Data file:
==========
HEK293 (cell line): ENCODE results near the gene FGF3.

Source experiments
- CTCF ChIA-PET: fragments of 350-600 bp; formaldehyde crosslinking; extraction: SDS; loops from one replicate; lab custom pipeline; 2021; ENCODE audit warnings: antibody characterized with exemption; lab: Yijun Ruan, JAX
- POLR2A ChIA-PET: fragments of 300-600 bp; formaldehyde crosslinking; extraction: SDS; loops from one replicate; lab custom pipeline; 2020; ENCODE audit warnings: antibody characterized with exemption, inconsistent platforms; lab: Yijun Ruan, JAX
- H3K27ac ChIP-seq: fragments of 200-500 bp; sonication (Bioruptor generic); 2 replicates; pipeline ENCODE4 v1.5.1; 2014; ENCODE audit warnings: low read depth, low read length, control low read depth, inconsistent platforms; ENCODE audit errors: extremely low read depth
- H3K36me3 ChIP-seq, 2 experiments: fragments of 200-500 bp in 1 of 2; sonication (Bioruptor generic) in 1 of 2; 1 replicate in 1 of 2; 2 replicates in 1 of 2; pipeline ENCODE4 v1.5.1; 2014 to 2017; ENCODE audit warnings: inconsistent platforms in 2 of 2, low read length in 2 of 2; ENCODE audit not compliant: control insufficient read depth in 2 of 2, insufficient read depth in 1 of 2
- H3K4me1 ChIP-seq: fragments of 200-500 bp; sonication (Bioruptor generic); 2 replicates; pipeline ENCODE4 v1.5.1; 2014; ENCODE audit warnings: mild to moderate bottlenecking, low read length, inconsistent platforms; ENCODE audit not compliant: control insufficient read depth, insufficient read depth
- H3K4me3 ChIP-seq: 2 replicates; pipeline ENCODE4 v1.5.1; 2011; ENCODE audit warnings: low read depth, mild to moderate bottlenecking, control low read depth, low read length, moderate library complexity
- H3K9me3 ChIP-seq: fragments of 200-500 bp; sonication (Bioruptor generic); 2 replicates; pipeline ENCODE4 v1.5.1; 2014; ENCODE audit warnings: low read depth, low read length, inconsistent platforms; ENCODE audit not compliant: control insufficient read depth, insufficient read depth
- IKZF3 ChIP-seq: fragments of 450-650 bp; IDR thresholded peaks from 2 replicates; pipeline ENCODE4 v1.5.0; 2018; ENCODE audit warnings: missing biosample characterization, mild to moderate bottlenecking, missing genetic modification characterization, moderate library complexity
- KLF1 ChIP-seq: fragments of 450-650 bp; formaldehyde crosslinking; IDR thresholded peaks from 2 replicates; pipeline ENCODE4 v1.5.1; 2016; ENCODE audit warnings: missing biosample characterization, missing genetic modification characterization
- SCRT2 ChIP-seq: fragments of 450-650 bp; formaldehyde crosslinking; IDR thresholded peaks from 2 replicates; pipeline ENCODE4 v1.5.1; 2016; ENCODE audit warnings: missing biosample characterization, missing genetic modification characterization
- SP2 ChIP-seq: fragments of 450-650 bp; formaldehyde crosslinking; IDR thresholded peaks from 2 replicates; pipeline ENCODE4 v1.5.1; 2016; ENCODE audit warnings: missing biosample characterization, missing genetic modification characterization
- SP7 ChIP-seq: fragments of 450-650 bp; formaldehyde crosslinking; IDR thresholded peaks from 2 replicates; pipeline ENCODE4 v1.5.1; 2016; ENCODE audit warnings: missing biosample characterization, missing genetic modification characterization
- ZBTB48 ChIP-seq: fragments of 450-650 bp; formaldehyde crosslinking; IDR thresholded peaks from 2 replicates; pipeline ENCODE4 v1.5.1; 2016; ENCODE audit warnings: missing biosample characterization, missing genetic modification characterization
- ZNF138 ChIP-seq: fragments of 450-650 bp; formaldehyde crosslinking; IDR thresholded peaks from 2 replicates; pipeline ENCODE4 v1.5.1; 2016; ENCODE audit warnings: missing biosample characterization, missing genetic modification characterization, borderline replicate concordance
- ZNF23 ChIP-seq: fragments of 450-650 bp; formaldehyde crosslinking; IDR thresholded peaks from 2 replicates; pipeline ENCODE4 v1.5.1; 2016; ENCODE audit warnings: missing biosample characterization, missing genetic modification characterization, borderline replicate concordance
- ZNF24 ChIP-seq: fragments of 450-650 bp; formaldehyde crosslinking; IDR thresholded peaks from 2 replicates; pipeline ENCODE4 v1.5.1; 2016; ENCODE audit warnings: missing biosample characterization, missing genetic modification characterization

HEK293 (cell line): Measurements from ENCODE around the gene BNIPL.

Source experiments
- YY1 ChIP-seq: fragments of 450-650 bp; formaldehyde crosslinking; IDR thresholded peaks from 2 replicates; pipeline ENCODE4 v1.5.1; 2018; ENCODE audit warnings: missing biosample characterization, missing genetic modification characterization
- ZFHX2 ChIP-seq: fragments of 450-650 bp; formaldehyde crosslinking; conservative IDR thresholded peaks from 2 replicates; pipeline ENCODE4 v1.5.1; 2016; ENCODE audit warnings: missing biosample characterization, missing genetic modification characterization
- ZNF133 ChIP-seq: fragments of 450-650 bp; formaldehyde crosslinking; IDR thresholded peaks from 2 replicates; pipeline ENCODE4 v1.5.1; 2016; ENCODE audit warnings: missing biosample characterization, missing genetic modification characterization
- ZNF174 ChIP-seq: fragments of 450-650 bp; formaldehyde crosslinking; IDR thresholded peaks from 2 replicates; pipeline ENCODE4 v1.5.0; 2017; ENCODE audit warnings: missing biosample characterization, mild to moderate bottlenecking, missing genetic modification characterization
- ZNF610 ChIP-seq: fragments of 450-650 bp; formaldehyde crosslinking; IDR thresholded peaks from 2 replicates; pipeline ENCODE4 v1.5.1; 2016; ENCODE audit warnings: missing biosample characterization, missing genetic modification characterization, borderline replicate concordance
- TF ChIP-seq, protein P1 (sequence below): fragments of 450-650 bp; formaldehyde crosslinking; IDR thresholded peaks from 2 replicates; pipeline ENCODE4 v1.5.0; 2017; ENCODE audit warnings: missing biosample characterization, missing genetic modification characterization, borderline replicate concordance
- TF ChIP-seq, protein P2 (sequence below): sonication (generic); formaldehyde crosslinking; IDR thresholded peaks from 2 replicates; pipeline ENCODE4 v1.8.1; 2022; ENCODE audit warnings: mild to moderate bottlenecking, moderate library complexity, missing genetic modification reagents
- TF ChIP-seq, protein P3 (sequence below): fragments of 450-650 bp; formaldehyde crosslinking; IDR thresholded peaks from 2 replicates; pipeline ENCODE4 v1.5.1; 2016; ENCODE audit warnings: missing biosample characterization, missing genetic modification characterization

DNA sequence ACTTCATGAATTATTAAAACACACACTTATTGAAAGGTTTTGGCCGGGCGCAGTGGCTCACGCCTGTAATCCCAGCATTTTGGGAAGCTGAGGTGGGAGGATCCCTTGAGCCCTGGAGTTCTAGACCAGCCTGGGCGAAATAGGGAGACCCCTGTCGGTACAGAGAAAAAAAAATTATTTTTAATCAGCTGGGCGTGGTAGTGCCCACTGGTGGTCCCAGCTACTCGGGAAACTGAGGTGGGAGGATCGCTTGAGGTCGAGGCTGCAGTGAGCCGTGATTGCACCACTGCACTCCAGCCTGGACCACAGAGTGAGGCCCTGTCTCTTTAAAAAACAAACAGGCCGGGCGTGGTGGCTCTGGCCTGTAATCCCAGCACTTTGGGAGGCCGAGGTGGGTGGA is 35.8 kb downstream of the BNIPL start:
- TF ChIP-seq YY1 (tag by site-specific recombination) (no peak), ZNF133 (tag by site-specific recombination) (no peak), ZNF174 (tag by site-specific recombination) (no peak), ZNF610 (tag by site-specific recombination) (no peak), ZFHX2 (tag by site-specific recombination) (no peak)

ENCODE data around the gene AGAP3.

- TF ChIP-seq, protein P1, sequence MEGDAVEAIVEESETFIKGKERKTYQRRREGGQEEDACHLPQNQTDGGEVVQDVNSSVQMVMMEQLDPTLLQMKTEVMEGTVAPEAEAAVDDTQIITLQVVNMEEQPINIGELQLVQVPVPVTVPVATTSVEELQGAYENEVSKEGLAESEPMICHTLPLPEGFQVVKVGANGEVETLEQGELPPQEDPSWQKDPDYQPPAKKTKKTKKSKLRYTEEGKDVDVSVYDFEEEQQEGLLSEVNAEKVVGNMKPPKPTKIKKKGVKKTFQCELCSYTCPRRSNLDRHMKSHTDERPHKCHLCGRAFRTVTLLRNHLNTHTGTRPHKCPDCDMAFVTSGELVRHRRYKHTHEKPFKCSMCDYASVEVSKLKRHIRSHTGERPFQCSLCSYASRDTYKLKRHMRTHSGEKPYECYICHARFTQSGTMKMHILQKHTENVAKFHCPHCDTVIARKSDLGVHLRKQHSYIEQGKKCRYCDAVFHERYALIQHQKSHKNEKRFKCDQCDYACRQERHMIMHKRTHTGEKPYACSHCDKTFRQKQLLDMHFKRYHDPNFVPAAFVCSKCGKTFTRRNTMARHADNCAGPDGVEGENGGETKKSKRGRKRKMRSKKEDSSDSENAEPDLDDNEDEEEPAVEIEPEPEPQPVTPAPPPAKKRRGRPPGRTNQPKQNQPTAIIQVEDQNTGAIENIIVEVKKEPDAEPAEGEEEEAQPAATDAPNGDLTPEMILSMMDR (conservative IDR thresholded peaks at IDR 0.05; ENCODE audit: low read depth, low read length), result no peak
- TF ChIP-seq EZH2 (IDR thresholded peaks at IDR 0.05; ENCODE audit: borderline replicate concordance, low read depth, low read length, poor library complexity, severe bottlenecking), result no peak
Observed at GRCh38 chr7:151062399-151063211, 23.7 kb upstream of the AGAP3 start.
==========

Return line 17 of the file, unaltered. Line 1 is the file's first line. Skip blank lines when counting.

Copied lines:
- ZNF23 ChIP-seq: fragments of 450-650 bp; formaldehyde crosslinking; IDR thresholded peaks from 2 replicates; pipeline ENCODE4 v1.5.1; 2016; ENCODE audit warnings: missing biosample characterization, missing genetic modification characterization, borderline replicate concordance